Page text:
What Sustains You?

What Sustains You?

Gardening for nature also sustains me.

I wrote and narrated that line for the ending of WILD in the Garden State, my documentary about transforming a typical suburban lawn into a native plant habitat. But the line deserves its own documentary… or at least a blog post.

Native plant gardening is good for the health of the planet, your community and your personal well-being. Yes to all that, but it’s more than that.

Witnessing the moment a chickadee lands on a shrub to pluck a fat-filled berry is a bit beyond words.

Chickadee on Northern bayberry ©Janet Allen of https://ourhabitatgarden.org/

I first planted a Northern bayberry years ago when it was a pencil-thin, bareroot. I was unsure if the Northern bayberries that grew along the coast more than a mile away would waft enough pollen to reach my bare-root twig so it would fertilize, flower and bear fruit. Now, years later, the clusters of berries entice a chickadee down from the sky.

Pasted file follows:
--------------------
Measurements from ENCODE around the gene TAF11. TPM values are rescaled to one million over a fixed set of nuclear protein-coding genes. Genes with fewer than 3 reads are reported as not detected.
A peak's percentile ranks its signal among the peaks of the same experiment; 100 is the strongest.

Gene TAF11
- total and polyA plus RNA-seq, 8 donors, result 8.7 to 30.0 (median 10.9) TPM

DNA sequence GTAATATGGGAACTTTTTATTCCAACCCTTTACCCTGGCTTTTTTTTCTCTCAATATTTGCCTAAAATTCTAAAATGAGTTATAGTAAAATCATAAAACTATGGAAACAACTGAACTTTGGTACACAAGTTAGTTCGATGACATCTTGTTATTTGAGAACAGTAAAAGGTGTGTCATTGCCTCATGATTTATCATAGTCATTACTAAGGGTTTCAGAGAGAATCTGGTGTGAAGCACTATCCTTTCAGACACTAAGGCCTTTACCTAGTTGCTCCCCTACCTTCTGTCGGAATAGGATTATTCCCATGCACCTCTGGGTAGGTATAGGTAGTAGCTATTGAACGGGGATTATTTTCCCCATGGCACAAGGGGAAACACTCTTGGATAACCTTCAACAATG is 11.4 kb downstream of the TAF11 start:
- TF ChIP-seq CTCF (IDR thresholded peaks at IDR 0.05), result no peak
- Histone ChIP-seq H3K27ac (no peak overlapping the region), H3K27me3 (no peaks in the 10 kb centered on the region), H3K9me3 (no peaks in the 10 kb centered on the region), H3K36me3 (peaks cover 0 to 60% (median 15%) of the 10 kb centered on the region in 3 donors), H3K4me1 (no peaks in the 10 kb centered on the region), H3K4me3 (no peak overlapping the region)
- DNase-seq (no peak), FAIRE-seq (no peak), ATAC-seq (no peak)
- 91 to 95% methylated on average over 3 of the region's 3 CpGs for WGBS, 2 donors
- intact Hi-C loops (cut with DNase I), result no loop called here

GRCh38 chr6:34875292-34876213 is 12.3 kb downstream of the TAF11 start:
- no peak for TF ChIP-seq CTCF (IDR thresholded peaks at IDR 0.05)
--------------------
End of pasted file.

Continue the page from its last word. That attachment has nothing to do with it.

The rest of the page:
That first bare root twig is now the center of a thicket of Northern bayberry (Myrica pensylvanica) in the WILD Garden

Chickadees hunt for caterpillars and other insects throughout the summer for themselves and their young. When temperatures drop the tiny, non-migrating birds favor high calorie seeds and berries that are just beginning to ripen. I’m astounded by the evolved fit between bird and berry. Chickadees load up on fats and starches to get through the winter.  Northern Bayberries are packed with both [50.3% fat; 41.3% carbohydrates. Source: http://cels.uri.edu/docslink/McWilliams_pubs/Smith_etal_2007_(WJO).pdf .]

The flash of the chickadee stopping in mid-flight to eat from a shrub that I planted as a thin twig …. sustains me during this long Covid winter.

What sustains you?

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